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The Not-So-Miraculous Mandarin

New York
Metropolitan Opera
05/10/2008 -  and 05/14, 05/17 (Matinee)
Tan Dun: The First Emperor
Placido Domingo (Emperor Qin), Sarah Coburn (Princess Yue Yang), Ning Liang (Shaman), Susanne Mentzer (Mother of Yueyang), Paul Groves (Gao Jianli), Haijing Fu (Chief Minister), Hao Jiang Tian (General Wang) Wu Hsing-Kuo (Yin-Yang Master) Danrell Williams (Guard), Dou Dou Huang (Principal Male Dancer)
Metropolitan Opera Chorus, Donald J. Palumbo (Director), Metropolitan Opera Orchestra, Tan Dun (Conductor)
Zhang Yimou (Production), Fau Yue (Set Designer), Emi Wada (Costumer Designer), Duane Schuler (Lighting Designer), Wang Chaoge (Co-Director), Dou Dou Huang (Choreagrapher), Peter McClintock (Stage Director)

What an opulent, gorgeous, inventive, crazy, eye-filling set for Tan Dun’s opera, The First Emperor!! What glittering, glistening costumes sparkling with translucent gimcracks, tints and hues. What a clever way to combine Oriental and Western instruments, not with some cheap chinoiserie, but with spell-binding bells, drums and magnificent textures.

And what a boring hodgepodge of Meyerbeer melodrama, George Crumb sound-effects, historical hogwash, and operatic tricks encompassing Menotti, Mussorgsky, and of course Puccini.

Puccini was inevitable, since the Italian composer studied as much Chinese music as was possible a century ago for Turandot. . But rarely did he simply utilize empty-fifth harmonies or endless melismas. Instead he was challenged into transforming the “exotic” techniques into high emotion. Tan Dun, though, seems to have taken Chinese opera techniques to graft them into Italian realism. And not all the thrilling set designs in the world can overcome the fact that this is neither Western nor Eastern opera.

Typical is an aria (one of the few) sung by a crippled princess in Act I. The melody soars, gets down deep, is heartfelt and sung beautifully to falling snow in the dark, by Sarah Coburn. It ends with a pizzicato point and a silence—the perfect silence for applause. But not a single handclap from the full opening-night audience. The music simply isn’t gripping: it has the structure of an aria, but not the inspiration.

Having lived on the verge of China for many years, I can venture a guess at the failure here. Real Peking and Cantonese opera is gorgeous, has massive symbolic gestures, can be explained in philosophical and historical terms, and takes years to perfect. What is missing, though, is anything even approaching emotional communication.

So when we have Placido Domingo looking stentorian indeed as the cruel Chinese Emperor, when we have Sarah Coburn, a wonderful soprano, and the excellent Paul Graves as the composer Gao Jianli, they can look as marvelous as possible. But one can’t judge their singing, because the singing doesn’t go anywhere.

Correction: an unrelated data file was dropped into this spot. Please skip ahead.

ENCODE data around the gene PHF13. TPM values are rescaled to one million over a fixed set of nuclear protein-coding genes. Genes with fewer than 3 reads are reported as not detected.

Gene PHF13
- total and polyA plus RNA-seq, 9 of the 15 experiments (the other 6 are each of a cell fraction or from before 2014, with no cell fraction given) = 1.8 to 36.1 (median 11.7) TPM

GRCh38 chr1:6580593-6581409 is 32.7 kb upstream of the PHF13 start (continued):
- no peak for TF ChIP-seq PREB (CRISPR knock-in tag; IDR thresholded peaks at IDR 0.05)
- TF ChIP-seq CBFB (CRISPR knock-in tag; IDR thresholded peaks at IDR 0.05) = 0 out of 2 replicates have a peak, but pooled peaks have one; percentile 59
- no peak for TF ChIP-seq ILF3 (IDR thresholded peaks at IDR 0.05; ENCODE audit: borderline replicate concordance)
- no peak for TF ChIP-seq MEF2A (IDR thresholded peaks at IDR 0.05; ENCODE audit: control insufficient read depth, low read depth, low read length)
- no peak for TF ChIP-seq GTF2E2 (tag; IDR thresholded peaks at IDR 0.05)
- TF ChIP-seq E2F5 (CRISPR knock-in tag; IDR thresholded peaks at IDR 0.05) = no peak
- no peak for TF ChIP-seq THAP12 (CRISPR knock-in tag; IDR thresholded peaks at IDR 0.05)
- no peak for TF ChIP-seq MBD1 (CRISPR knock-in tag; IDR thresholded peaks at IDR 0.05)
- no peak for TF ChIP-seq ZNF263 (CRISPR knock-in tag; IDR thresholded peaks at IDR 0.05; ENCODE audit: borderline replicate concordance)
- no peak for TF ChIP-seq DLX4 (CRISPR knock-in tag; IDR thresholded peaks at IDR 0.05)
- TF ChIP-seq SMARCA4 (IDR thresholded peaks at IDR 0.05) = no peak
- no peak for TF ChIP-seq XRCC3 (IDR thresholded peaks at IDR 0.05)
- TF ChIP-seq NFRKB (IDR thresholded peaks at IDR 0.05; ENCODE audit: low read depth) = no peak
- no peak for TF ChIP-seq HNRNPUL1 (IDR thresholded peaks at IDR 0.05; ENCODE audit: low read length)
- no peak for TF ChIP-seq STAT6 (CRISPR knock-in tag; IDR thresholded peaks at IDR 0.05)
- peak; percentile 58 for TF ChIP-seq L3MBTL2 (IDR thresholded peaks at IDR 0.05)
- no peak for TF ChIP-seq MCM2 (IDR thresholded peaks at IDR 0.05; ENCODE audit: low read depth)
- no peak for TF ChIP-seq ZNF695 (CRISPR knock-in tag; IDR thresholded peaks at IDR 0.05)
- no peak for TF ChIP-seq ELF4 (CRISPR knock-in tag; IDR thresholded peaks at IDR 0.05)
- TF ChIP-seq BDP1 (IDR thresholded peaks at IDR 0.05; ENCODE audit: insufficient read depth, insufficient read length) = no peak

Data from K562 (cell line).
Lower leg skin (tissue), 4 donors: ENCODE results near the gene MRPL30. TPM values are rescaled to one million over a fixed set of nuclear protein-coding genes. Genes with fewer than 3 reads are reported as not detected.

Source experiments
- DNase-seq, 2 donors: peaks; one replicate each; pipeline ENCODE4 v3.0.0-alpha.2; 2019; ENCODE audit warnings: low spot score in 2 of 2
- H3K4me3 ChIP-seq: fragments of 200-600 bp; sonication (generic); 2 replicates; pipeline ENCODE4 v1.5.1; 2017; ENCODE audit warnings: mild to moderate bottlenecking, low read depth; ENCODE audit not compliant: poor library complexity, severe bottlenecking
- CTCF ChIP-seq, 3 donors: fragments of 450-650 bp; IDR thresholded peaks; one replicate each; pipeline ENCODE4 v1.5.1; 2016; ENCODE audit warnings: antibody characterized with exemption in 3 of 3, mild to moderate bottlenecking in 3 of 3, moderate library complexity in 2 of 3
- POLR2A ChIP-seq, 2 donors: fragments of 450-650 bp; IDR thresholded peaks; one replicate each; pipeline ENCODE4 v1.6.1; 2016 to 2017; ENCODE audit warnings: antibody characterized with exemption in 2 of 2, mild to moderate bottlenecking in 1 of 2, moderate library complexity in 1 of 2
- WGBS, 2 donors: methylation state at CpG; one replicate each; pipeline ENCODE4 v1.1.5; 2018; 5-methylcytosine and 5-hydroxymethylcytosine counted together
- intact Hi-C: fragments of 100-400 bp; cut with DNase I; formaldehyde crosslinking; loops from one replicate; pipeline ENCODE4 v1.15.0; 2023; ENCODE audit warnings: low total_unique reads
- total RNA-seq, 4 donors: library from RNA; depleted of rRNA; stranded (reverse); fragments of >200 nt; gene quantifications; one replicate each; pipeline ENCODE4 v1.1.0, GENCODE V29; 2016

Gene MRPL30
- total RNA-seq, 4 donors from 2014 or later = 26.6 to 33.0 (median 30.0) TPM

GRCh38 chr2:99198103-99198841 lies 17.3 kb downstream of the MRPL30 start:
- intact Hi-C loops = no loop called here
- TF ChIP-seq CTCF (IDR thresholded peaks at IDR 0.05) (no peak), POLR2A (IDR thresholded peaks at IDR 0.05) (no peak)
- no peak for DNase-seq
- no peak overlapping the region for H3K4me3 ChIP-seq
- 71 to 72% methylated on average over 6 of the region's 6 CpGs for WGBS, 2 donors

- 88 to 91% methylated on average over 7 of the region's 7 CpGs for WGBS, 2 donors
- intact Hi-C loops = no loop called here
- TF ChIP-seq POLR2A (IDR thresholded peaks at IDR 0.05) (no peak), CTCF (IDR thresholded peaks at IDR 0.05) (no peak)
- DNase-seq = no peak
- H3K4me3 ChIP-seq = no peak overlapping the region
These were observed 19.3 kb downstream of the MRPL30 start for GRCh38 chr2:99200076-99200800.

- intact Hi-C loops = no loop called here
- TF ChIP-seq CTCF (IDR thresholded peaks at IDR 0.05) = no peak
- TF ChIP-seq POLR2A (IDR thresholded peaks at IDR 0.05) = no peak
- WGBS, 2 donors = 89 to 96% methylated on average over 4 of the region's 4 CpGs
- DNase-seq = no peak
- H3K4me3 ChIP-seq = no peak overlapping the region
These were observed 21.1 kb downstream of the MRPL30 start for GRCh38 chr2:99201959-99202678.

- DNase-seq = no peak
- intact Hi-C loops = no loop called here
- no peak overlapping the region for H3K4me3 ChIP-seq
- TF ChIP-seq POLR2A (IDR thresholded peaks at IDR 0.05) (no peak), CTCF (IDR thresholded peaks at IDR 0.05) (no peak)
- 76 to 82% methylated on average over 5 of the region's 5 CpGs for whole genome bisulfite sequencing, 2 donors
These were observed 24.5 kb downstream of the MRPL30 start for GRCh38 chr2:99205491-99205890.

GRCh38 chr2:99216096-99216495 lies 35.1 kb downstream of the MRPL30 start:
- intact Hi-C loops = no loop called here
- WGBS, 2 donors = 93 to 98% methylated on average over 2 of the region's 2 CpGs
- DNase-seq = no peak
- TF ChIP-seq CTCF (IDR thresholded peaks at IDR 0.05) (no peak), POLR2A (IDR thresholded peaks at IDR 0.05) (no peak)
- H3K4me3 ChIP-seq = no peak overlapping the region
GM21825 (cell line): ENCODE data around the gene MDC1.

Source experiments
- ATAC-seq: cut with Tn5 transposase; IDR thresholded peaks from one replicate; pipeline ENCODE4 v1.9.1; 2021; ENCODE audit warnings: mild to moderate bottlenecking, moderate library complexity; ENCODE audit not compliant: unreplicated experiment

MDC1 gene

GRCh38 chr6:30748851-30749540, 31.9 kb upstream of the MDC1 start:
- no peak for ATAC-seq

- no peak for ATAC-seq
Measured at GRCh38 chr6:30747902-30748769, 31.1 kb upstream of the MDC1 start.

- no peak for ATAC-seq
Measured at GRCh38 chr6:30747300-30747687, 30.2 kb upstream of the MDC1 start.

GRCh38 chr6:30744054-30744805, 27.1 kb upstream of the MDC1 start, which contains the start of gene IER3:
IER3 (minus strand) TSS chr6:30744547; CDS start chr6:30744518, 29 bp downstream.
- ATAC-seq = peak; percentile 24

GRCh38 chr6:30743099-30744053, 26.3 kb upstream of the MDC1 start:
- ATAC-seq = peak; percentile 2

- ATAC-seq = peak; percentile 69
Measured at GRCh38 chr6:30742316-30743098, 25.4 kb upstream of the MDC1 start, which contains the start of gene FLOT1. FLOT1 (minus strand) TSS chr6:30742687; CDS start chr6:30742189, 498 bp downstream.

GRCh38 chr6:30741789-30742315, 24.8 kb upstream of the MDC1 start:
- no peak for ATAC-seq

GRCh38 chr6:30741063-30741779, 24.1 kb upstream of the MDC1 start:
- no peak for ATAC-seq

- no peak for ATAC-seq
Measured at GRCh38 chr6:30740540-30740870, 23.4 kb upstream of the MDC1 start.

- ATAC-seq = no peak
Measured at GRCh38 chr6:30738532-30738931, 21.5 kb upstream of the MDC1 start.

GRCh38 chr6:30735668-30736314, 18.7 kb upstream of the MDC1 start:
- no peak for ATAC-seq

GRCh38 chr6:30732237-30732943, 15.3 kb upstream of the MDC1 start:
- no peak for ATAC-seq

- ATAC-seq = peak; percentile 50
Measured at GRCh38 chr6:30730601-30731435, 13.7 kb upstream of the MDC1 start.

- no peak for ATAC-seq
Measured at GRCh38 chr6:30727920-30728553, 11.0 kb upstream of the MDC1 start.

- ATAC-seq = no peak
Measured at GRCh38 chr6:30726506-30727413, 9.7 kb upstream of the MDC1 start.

And what of Tan Dun the composer? (He conducted the orchestra, and knew just what he wanted, so no question there.) When he started, his sensitivity, delicacy and fascinating ways with instruments was delightful. In his opera Marco Polo, he took an abstruse libretto and managed to encompass all kinds of instruments for a tour de force, if not great music.

But today, Tan Dun is a “name”. His piano concerto was written for another “name”, Lang Lang, but it was light entertainment. This opera doesn’t even reach that far—though looking at it is pure pleasure.

The story reflects both Benvenuto Cellini and Palestrina in looking for the “perfect work of art” that will be the climax of the opera, in this case an anthem to unify the Chinese people. To do this, the Emperor has a great composer kidnapped by destroying his village, then the composer starves himself until seduced by the Emperor’s cripplied daughter. (She in turn walks upon completing copulation, a prurient version of Amahl.) The anthem is written after most people die, but it turns out to be a song of the slaves building the Great Wall.

(That, too, is hardly original. In a Stalinist movie called Life of Composer Glinka, the composer is without inspiration until he hears the peasant singing, and from this he makes his music.)

Working that all into two acts was quite an achievement for librettists Ha Jin and Tan Dun himself. Fan Yue’s sets were more than challenges: they were enormously successful. Row upon row of stage-filling raked staircases, or stones descending on ropes for the Great Wall all serve extravagantly well. The costumes are equally luscious, thanks to Emi Wada.

But the reality is that the very best moments come with Wu Hsiing-Kuo as the Shaman Master. He appears first on stage and sings pure Peking Opera, while dancing, shaking, showing both sides of his yin-yang costume. Yet perhaps it was not “pure”. It was too good, it was too real, it was Tan Dun stylizing a music which he knows so well. As in his music for Crouching Tiger, Hidden Dragon, and like the film itself, it took an established genre, transforming it into an art form of true perfection. Tan Dun knows his music (his Act I intermezzo for bells is luscious), but the opera is as derivative as the music is empty.

Harry Rolnick



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